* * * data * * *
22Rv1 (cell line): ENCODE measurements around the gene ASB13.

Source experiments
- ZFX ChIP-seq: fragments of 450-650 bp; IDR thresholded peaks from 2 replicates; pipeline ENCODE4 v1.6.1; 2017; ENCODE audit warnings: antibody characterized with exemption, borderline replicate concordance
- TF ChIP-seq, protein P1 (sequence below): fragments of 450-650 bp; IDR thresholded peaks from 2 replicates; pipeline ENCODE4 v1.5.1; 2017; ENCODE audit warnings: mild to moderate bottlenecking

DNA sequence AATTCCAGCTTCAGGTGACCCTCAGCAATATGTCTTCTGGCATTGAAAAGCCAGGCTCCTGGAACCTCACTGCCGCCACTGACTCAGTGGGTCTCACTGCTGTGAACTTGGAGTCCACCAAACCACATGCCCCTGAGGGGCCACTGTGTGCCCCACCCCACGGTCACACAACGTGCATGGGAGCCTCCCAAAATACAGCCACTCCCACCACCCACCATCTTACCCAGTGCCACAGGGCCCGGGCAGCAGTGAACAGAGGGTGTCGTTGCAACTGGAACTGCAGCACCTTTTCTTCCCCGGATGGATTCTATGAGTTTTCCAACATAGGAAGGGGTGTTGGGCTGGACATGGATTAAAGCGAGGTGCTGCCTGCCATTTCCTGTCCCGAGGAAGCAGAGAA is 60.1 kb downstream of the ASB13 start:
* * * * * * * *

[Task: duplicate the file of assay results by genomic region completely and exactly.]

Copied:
22Rv1 (cell line): ENCODE measurements around the gene ASB13.

Source experiments
- ZFX ChIP-seq: fragments of 450-650 bp; IDR thresholded peaks from 2 replicates; pipeline ENCODE4 v1.6.1; 2017; ENCODE audit warnings: antibody characterized with exemption, borderline replicate concordance
- TF ChIP-seq, protein P1 (sequence below): fragments of 450-650 bp; IDR thresholded peaks from 2 replicates; pipeline ENCODE4 v1.5.1; 2017; ENCODE audit warnings: mild to moderate bottlenecking

DNA sequence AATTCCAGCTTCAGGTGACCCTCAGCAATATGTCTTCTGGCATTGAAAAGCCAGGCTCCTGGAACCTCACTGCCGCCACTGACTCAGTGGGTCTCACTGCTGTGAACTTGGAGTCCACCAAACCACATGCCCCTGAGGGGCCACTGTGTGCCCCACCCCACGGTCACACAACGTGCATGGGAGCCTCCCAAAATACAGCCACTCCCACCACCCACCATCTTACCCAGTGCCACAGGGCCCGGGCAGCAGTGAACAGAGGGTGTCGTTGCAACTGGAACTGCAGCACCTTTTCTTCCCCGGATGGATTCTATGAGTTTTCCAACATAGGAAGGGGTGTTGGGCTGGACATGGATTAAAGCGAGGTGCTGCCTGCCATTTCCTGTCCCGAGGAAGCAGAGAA is 60.1 kb downstream of the ASB13 start: